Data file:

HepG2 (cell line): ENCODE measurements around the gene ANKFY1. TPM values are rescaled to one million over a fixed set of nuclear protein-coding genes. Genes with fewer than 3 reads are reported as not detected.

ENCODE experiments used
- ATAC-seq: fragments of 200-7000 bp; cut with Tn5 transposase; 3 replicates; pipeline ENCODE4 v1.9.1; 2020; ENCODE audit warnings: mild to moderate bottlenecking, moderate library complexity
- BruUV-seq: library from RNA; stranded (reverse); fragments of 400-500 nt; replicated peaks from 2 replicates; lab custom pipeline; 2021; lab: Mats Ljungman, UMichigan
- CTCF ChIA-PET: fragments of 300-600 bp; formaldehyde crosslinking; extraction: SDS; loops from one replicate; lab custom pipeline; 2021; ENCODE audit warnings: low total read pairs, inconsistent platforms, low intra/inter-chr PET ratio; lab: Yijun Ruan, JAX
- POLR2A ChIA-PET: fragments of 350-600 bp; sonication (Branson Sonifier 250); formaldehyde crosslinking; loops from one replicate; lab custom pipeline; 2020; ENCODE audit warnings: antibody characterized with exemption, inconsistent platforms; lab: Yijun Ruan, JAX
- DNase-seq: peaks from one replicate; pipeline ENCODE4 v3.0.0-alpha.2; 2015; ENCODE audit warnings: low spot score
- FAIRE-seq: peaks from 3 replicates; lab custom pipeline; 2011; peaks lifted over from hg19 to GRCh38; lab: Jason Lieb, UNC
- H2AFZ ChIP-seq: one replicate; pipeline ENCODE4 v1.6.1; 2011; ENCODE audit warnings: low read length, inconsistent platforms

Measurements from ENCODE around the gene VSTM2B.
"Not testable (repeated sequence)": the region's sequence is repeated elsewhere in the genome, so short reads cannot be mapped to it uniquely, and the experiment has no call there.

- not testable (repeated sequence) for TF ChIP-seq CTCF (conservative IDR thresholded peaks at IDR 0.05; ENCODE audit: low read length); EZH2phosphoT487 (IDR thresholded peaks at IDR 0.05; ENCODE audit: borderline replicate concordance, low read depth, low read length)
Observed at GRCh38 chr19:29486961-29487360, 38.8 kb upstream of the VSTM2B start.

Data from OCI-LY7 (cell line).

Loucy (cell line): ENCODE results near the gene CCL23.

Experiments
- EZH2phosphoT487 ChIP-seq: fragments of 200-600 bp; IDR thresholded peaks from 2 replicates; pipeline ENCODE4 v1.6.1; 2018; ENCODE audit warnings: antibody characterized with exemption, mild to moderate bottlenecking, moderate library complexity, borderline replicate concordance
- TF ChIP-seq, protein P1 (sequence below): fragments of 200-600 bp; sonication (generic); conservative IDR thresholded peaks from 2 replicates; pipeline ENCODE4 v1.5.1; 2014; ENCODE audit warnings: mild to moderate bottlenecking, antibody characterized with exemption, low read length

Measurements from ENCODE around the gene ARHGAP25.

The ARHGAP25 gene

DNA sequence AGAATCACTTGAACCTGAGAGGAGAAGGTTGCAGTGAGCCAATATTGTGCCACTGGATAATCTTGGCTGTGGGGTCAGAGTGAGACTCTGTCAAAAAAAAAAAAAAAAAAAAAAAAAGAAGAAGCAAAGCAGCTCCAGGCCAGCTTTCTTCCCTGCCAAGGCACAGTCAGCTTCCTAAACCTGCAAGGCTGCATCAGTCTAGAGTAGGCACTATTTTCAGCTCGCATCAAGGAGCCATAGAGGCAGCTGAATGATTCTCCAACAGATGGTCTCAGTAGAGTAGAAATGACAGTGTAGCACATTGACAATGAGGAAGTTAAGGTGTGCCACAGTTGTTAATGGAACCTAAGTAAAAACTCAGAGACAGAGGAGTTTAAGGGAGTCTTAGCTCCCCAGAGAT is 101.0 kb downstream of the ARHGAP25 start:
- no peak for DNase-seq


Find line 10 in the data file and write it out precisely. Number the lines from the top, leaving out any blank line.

Measurements from ENCODE around the gene VSTM2B.